Choosing to ignore your case and not answering the complaint brings unfavorable consequences.
Failing to respond to your lawsuit makes it easy for your creditor to obtain a default judgment against you. Any of the following may happen:
- Initiate a wage garnishment process which gives your creditor the power to take money directly from your paycheck until the debt is paid in full;
- Place a lien against your property;
- Freeze the funds in your bank account; or
- Garnish the funds in your bank account by giving your creditor the authority to deduct money from your bank account without your knowledge.
Thus, time is of the essence. A default judgment is usually entered 20 days following the service of a lawsuit on the defendant.
3. Respond to the debt claim.
As soon as you have determined that the debt in collections is legitimate, the most important thing you can do at this point is responding to the debt collection lawsuit.
According to a study conducted by The Pew Charitable Trusts, approximately 70% of such lawsuits result in a default judgment in favor of creditors because borrowers fail to respond to the plaintiffs’ demands for payment.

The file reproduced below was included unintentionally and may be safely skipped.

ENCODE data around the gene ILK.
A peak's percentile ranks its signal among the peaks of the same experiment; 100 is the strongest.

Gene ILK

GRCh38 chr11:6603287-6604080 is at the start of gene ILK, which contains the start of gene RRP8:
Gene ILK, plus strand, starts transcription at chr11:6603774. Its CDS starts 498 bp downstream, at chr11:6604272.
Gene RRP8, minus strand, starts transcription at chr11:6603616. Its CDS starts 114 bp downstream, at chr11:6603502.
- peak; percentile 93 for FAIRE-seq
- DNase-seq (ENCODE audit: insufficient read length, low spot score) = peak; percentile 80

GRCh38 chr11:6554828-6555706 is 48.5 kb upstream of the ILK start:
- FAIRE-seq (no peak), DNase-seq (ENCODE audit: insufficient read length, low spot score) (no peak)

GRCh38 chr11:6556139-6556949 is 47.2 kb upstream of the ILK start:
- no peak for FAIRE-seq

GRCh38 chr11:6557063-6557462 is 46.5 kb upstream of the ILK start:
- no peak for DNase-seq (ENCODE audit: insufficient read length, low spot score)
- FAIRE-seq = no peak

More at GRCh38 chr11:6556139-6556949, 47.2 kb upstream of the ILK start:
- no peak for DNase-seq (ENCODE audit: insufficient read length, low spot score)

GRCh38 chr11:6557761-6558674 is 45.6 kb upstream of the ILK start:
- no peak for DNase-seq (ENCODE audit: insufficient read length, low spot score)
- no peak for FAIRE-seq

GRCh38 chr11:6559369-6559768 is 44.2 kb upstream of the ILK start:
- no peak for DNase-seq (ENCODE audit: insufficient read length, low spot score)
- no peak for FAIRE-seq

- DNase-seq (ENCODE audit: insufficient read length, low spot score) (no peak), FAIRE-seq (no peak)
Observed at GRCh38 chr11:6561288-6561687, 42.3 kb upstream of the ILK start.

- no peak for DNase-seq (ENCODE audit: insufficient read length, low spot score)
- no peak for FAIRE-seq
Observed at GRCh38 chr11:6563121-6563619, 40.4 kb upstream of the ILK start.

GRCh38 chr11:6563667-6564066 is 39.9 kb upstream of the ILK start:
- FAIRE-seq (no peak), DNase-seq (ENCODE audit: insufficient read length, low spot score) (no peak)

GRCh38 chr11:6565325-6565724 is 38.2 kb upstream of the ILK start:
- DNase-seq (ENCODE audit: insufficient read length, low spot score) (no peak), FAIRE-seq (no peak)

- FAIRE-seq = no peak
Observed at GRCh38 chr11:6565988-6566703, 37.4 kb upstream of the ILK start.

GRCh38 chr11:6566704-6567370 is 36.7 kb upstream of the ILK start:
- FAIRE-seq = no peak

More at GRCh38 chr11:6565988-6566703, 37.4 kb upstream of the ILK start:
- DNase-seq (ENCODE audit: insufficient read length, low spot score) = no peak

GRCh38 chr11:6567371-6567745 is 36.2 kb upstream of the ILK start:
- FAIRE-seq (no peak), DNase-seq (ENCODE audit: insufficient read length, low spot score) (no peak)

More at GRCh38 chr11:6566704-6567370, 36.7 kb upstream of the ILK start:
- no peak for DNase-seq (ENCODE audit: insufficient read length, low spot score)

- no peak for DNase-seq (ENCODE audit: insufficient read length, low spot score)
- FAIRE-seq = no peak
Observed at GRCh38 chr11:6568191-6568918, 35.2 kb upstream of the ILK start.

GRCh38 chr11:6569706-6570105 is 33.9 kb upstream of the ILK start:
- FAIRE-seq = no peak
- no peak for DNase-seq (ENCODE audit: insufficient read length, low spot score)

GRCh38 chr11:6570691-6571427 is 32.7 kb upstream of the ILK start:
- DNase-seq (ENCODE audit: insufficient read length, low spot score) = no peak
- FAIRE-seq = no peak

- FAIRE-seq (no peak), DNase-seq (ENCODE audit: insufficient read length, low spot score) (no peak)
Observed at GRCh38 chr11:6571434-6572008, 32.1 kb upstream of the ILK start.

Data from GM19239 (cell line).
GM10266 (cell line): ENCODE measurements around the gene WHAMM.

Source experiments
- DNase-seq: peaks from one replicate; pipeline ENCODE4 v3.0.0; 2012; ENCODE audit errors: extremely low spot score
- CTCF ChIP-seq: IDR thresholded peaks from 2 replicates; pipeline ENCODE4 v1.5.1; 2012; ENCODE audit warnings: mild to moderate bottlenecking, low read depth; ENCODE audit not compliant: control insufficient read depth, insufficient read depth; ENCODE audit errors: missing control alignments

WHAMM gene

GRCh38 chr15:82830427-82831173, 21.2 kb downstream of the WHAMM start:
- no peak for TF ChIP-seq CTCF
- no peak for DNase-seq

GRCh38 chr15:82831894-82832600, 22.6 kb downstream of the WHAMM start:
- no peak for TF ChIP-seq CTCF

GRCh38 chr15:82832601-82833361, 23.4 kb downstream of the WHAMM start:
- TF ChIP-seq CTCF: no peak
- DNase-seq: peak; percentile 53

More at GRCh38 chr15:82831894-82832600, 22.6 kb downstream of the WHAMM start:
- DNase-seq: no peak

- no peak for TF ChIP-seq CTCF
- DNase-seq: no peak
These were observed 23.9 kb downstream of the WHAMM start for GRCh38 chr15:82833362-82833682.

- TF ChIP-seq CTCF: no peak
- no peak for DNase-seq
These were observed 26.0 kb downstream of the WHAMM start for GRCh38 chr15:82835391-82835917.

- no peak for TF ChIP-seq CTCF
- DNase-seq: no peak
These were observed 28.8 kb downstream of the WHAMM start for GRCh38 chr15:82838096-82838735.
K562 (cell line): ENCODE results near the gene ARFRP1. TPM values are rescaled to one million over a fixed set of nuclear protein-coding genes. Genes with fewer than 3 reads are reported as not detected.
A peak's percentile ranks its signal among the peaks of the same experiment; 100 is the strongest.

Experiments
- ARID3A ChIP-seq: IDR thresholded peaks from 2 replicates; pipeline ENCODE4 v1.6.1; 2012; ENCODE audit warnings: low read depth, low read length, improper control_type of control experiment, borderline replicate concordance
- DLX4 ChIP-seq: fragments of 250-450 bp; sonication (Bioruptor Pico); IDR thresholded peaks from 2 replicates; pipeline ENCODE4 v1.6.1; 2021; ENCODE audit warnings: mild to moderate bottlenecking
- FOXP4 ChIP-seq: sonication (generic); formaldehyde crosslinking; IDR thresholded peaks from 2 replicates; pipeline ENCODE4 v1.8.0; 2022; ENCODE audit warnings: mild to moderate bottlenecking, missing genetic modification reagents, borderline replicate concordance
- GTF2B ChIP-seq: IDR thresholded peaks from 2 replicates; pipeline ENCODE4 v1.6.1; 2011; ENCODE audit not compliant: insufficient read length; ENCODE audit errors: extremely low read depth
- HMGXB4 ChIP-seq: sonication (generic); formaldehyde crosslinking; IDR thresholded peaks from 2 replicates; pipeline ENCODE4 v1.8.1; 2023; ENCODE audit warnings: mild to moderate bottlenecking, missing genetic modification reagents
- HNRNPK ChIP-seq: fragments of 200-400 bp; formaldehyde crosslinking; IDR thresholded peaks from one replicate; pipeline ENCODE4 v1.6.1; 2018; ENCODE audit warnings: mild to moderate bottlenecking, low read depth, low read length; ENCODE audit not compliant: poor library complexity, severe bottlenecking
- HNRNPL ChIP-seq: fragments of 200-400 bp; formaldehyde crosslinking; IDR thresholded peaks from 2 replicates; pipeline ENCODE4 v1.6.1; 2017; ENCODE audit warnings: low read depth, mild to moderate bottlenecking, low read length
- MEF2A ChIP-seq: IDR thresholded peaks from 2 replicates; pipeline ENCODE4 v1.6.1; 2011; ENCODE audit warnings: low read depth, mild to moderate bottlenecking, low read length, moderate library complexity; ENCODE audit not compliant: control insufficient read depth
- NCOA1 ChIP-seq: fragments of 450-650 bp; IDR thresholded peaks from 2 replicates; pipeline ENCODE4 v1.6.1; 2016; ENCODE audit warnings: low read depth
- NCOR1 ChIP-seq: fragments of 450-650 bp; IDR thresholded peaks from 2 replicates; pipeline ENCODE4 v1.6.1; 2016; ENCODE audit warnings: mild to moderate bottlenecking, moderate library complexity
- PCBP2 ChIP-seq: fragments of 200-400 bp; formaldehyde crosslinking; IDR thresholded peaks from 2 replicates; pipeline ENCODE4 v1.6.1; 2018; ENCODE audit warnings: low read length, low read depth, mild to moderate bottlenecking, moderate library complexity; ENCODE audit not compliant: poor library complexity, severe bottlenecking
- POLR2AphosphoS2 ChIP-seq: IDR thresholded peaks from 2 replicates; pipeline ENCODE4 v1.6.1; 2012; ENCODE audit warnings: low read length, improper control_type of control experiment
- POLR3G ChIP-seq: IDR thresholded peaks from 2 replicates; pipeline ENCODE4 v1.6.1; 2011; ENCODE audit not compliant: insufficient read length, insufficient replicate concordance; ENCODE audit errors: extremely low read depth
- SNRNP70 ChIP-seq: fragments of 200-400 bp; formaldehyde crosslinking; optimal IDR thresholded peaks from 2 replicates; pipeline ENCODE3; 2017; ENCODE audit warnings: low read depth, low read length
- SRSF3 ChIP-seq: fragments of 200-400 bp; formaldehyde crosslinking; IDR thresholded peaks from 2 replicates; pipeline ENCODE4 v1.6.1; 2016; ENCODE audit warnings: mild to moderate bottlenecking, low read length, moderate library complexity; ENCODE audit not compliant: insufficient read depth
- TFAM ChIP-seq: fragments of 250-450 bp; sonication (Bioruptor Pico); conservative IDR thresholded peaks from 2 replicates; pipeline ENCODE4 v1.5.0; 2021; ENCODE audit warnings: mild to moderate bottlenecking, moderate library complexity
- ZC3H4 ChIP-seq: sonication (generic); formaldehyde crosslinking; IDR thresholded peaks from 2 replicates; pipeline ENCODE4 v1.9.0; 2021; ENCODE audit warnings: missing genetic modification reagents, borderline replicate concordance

Take your seat at the mediation table and think about it. Some courts will try to find a way to solve the problem before they set up a hearing. The mediation will give both sides a chance to work things out with the help of a mediator.
Negotiate for a settlement agreement. Here’s a piece of good news. In many cases, the court will order that both parties in a lawsuit attempt to reach a settlement agreement before proceeding. Furthermore, it is not uncommon for lawsuits to be settled before trial, mainly when the money at stake is not a significant sum. Debt settlement can be accomplished on your own or with the assistance of a debt settlement attorney.
Work out a payment plan with your creditor to pay off the entire debt
You can pay off a portion of the debt in a lump-sum settlement. That is, you and your creditor have agreed that you will pay less than the total amount you owe as long as you repay a significant portion of the debt as quickly as possible.
Some quick notes on the settlement agreement.
In the event of settled debt, the credit bureaus will report it as “debt settled for less than the full amount owed.” This adverse reporting will almost certainly lower your credit score, making future borrowing more expensive. You’ll get higher interest rates and annual fees on credit cards.
In addition, the IRS considers debt forgiveness to be taxable income. In some cases, increasing your income to cover the amount of the forgiven debt may result in tax debts that you will be required to pay to the Internal Revenue Service later on.
4. File a bankruptcy petition.